Mr. Rogers Takes Breakdancing Lessons from a 12-Year-Old (1985)

Feb­ru­ary 13th, 1985 shall be remem­bered as a tru­ly beau­ti­ful day in the neigh­bor­hood, for that is the date on which Fred Rogers learned to break­dance (sort of).

In no time at all, 12-year-old instruc­tor Jer­maine Vaughn had Mr. Rogers wav­ingmoon­walk­ing and learn­ing how to press play on a boom box so he could demon­strate some “very fan­cy things” regard­ing the first pil­lar of hip hop. (“I’d nev­er be able to do that,” his pupil says admir­ing­ly, and pre­sum­ably truth­ful­ly.)

The tele­vi­sion icon’s leg­endary sin­cer­i­ty is on dis­play through­out, even in this pirat­ed ver­sion, which swaps out the wimpy orig­i­nal track in favor of NWA’s 1989 “Fuck Tha Police,” a move that would’ve pleased Eddy Mur­phy’s Mr. Robin­son.

If that med­i­cine’s too bit­ter for you to choke down, soothe your­self with an ani­mat­ed GIF.

If you would like to sign up for Open Culture’s free email newslet­ter, please find it here. Or fol­low our posts on Threads, Face­book, BlueSky or Mastodon. If you would like to sup­port the mis­sion of Open Cul­ture, con­sid­er mak­ing a dona­tion to our site. It’s hard to rely 100% on ads, and your con­tri­bu­tions will help us con­tin­ue pro­vid­ing the best free cul­tur­al and edu­ca­tion­al mate­ri­als to learn­ers every­where. You can con­tribute through Pay­Pal, Patre­on, and Ven­mo (@openculture). Thanks!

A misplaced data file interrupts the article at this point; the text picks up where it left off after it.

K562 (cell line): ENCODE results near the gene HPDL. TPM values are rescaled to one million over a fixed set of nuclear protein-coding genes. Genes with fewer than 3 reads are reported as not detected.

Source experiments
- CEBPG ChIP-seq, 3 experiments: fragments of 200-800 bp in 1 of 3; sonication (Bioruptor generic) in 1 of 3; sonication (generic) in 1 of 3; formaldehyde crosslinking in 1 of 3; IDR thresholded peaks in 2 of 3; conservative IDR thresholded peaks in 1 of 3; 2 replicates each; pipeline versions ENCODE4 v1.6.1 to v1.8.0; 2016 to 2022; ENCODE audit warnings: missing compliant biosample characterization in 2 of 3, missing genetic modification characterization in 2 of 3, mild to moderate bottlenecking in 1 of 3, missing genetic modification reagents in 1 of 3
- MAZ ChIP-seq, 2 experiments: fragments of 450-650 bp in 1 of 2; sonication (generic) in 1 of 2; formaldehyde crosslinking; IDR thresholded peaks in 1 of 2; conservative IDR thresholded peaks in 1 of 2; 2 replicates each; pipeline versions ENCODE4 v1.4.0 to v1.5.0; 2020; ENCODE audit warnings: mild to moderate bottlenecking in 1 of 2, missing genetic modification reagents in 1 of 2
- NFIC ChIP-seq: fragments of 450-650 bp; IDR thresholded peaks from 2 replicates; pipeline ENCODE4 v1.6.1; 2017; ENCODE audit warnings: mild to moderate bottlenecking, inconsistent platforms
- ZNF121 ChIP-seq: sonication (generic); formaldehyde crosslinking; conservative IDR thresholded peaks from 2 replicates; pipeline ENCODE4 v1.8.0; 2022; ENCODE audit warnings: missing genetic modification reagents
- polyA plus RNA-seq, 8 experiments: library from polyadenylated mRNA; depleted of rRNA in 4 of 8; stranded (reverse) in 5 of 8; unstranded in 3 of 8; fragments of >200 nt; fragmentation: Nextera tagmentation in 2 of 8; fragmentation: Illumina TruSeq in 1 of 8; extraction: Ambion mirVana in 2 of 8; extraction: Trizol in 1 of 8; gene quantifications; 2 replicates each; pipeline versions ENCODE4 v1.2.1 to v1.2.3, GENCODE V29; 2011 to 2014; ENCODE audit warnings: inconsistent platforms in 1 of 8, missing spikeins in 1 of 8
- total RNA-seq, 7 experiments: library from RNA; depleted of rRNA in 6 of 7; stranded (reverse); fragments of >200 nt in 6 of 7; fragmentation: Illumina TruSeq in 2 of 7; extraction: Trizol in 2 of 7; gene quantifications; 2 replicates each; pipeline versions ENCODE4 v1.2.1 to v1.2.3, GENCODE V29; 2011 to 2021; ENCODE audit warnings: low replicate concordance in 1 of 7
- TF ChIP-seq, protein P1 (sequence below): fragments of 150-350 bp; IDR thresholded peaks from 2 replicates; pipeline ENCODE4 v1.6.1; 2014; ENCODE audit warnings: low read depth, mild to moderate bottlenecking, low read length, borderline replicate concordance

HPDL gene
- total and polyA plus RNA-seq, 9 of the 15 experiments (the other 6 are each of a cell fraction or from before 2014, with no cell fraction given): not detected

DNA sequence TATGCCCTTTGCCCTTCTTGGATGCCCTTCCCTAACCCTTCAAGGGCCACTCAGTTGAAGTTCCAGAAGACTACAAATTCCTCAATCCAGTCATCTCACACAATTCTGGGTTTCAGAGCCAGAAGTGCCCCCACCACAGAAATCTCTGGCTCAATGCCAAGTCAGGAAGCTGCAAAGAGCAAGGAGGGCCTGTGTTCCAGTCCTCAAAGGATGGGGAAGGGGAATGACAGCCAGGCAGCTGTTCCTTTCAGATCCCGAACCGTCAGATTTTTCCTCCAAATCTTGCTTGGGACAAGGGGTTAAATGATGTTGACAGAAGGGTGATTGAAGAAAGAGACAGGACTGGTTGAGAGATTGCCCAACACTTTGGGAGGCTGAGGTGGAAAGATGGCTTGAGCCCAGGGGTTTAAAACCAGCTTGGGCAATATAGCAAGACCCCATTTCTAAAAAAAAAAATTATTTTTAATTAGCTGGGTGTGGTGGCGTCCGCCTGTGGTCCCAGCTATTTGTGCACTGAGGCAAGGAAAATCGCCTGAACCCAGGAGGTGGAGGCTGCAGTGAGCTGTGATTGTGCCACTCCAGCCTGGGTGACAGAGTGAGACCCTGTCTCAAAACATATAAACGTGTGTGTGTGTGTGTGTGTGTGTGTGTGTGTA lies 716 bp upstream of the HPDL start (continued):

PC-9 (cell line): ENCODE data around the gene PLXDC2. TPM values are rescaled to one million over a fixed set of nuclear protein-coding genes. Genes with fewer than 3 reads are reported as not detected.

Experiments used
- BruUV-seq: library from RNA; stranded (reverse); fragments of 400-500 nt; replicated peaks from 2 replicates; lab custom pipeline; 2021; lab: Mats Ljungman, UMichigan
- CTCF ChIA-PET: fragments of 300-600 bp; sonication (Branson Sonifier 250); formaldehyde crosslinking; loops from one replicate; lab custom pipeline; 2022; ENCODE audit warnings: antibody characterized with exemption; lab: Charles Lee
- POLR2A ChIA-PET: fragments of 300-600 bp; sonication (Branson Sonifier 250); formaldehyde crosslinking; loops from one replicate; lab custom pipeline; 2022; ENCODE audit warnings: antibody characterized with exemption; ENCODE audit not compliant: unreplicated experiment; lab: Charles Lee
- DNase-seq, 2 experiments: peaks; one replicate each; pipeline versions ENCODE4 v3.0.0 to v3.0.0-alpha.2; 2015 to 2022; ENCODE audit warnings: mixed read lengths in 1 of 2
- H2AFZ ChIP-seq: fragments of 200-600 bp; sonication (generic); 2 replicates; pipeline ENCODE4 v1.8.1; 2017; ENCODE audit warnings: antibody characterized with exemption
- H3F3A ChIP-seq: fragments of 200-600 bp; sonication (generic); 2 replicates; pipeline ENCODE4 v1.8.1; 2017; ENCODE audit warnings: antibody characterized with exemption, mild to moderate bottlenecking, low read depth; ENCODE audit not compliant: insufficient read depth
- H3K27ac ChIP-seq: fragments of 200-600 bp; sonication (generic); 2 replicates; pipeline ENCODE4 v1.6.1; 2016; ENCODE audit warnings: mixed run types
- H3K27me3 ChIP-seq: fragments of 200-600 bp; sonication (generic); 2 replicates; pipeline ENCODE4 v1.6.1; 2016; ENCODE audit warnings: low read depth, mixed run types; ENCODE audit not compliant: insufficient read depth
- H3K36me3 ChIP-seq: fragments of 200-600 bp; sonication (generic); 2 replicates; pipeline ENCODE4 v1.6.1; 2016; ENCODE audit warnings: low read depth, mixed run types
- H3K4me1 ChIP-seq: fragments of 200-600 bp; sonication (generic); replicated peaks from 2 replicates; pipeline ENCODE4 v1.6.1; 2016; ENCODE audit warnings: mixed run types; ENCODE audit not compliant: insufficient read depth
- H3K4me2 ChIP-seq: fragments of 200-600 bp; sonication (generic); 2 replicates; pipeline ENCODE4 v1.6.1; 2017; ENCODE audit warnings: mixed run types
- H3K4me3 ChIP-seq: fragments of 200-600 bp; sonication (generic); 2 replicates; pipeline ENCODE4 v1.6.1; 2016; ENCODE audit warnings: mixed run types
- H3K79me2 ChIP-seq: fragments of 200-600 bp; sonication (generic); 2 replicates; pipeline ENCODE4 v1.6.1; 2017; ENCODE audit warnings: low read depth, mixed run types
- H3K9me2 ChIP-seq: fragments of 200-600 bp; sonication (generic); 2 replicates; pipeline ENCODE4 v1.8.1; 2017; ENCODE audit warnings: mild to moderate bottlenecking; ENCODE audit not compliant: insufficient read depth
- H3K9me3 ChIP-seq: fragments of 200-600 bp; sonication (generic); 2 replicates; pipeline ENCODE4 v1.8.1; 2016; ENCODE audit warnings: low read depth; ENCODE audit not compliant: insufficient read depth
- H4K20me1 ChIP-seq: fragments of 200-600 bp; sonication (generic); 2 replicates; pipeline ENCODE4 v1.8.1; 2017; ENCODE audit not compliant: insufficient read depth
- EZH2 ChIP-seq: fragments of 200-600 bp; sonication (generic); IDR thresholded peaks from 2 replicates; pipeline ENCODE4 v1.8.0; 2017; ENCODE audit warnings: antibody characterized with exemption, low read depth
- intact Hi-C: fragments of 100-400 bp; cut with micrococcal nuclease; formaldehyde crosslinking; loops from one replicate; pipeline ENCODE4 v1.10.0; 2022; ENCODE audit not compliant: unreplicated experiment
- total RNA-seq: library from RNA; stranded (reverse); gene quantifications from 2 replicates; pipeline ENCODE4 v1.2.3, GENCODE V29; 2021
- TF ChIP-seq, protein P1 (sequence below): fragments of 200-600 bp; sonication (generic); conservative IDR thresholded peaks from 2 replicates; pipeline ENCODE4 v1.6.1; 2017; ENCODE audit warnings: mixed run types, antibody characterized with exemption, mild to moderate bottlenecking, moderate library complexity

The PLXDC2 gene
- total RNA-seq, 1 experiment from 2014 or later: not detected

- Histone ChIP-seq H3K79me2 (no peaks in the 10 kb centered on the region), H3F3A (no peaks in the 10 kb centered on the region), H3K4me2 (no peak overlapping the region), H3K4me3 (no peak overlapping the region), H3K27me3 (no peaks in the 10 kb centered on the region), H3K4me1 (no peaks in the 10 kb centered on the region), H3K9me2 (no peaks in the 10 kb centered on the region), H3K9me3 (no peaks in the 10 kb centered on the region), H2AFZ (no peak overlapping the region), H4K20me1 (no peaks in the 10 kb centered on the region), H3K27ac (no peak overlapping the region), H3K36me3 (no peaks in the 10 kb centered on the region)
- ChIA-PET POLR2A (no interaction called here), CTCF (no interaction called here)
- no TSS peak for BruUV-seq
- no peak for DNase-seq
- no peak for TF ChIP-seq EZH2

Relat­ed Con­tent:

Mr. Rogers Goes to Wash­ing­ton

See Ste­vie Won­der Play “Super­sti­tion” and Ban­ter with Grover on Sesame Street in 1973

Ayun Hal­l­i­day will always be Fred Rogers’ tele­vi­sion neigh­bor. Fol­low her @AyunHalliday

by | Permalink | Comments (0) |

Sup­port Open Cul­ture

We’re hop­ing to rely on our loy­al read­ers rather than errat­ic ads. To sup­port Open Cul­ture’s edu­ca­tion­al mis­sion, please con­sid­er mak­ing a dona­tion. We accept Pay­Pal, Ven­mo (@openculture), Patre­on and Cryp­to! Please find all options here. We thank you!

Leave a Reply

Open Culture was founded by Dan Colman.